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PM slams Imbert on Royal Navy claim
The Royal Navy will continue to provide a permanent presence in the Caribbean, according to assurances from the British, Prime Minister Kamla Persad-Bissessar said yesterday. Persad-Bissessar conveyed the assurance to the House of Representatives yesterday, after statements by PNM MP Colm Imbert in the House on Wednesday. Imbert had said he would not be surprised if the withdrawal of a UK navy vessel from the Caribbean had something to do with the Government’s scrapping of the offshore patrol vessel deal.
During yesterday’s House session, the Government sought to have Imbert referred to Parliament’s Privileges Committee for his remarks.
Persad-Bissessar led the charge, accusing Imbert of “mischief and attempting to mislead the nation in his zeal to acquire cheap political points. “It is extremely dangerous to leave these unsubstantiated innuendoes and allegations unanswered,” she said. “This irresponsible statement by the MP has the potential to cause severe damage to bilateral relations between T&T and the UK.” She said the Government contacted the “relevant authorities in the UK” after Imbert spoke. “I have since been advised by them that the MP’s statement or perception is totally incorrect and there was absolutely no link between the withdrawal of the Royal Navy frigate and the OPV contract,” the Prime Minister said.
“In fact, contrary to the irresponsible allegations and innuendoes by the MP, I’m advised the Royal Navy will continue to provide a permanent presence in the Caribbean and will be able to respond to the full range of foreseeable contingencies.” After the PM’s statement, Government MP Tim Gopeesingh called for Imbert to be referred to the Privileges Committee for “wilfully, deliberately misleading” the House with “false, irresponsible, mischievous” statements and innuendoes. Gopeesingh said Imbert knew or ought to have known the statement was inaccurate and had not apologised for the statement. Speaker Wade Mark said he would reserve ruling on the issue at a later stage, not necessarily yesterday. Persad-Bissessar said Imbert had provided no conclusive evidence for his remarks.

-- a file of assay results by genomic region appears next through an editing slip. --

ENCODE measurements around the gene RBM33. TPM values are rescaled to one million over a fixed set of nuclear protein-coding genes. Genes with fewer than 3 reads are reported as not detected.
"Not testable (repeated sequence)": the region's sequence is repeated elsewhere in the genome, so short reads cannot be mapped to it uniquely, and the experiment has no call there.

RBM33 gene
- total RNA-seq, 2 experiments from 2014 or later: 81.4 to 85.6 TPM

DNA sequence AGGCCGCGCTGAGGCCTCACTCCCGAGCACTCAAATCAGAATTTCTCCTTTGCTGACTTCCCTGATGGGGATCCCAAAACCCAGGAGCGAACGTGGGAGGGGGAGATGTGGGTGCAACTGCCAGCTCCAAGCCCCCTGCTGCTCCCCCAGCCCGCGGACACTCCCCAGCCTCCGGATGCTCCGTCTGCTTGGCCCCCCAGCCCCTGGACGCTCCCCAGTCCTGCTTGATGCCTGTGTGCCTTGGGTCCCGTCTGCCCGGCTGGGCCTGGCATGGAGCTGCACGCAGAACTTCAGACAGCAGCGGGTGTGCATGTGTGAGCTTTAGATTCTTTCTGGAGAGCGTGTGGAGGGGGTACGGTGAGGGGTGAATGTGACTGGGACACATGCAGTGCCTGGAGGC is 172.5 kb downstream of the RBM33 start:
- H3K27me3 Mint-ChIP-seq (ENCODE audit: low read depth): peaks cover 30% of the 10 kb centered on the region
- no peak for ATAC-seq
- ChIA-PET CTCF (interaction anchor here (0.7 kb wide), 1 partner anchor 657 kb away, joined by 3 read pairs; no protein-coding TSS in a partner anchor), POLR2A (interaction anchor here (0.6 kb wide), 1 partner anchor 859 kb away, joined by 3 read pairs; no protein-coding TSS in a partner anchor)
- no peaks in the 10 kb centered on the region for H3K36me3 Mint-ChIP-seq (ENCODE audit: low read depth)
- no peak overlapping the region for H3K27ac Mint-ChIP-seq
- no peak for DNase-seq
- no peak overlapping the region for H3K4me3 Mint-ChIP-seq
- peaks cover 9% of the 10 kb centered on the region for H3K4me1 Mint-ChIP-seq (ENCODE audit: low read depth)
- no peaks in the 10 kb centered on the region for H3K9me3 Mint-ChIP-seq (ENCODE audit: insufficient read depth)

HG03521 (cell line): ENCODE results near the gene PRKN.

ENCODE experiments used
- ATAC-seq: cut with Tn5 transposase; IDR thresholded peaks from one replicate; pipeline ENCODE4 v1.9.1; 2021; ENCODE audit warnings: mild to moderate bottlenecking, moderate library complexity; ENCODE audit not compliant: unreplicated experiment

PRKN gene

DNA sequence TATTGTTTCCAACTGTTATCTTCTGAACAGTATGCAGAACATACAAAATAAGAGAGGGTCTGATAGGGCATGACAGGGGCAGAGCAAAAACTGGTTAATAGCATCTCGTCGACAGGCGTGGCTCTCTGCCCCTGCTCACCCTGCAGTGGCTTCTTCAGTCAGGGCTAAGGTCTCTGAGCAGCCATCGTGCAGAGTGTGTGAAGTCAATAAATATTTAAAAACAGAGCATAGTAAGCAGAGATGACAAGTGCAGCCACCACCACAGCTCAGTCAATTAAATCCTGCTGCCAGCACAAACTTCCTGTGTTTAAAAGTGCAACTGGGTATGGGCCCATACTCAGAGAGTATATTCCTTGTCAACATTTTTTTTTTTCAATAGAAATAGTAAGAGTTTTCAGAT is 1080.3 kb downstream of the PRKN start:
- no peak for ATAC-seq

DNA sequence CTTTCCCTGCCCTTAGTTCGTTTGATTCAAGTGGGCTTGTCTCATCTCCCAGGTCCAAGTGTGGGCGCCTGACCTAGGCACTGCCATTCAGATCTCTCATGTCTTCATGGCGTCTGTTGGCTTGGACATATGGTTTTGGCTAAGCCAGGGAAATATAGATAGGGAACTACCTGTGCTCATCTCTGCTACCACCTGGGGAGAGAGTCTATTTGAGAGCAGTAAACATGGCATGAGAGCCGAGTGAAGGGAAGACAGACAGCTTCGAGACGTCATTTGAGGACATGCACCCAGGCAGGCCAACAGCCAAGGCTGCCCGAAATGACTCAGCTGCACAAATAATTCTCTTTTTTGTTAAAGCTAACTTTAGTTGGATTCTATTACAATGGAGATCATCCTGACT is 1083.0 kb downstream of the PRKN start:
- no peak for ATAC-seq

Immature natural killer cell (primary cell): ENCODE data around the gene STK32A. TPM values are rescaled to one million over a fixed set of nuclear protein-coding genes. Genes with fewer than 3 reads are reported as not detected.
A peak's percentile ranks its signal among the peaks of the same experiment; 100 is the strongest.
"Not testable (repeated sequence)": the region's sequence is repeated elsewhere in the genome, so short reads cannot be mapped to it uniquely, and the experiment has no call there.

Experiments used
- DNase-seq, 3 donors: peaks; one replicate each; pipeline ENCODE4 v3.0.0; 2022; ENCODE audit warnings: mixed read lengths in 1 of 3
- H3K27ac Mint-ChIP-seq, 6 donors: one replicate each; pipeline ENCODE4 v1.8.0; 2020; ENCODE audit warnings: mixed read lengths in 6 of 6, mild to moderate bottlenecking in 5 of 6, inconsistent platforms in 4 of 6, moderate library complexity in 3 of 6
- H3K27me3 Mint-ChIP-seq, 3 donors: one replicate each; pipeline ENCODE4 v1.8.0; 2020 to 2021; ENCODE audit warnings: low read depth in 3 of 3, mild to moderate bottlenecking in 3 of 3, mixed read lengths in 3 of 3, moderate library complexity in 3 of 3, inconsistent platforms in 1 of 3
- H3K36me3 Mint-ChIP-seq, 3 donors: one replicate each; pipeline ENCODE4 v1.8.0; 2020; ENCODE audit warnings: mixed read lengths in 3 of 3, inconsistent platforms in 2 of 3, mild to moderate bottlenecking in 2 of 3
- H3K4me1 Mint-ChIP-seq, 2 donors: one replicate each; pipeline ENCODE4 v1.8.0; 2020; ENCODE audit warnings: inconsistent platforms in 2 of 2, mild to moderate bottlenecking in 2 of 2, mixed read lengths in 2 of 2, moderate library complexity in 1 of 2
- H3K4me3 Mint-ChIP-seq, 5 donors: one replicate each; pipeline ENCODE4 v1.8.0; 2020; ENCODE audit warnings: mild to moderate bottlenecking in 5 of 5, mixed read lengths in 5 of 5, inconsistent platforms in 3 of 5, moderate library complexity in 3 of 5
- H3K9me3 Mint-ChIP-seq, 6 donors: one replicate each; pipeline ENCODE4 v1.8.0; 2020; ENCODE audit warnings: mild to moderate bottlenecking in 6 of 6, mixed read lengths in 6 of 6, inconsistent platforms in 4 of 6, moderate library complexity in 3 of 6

“I’m advised that the main threats to the security of the UK overseas territories are natural disasters, especially hurricanes, regional corruption and the effects of drugs and drug-related crimes, hence the need for the Royal Navy to have a presence in Caribbean waters,” she said. “I’m further advised that the Atlantic Patrol for 2011 will not include a Royal Navy destroyer for the hurricane season as before, but instead there will, in fact, be a Royal Navy team embarked on the remaining Royal Fleet Auxiliary ship. “This means the Royal Fleet Auxiliary will provide broadly comparable disaster relief capability to what it provided before.”
She said she was told that the decision to withdraw the UK frigate came as a result of a Strategic Defence and Security Review by the British Ministry of Defence which reduced its number of frigates from 23 to 19.
Persad-Bissessar said it was not only the Caribbean that had been affected. “The withdrawal was based on the challenging defence and financial background and nothing else, but by the Royal Fleet Auxiliary ship still being positioned in the Caribbean,” she said. “It demonstrates the commitment the UK Government has to the defence and security of Caribbean allies.”
She said the new capability meant that there would be one ship instead of two in the region. Persad-Bissessar also said that UK firm of BAE put in a tendering bid on the OPVs which was nearly $700 million more than the other two bidders. She called on Imbert to “explain how that happened, why that happened; instead of crying about cancellation. “Why was BAE’s tender bid, which was nearly more that $700 million more than the other bidders, why they were chosen given that scenario?” she asked.
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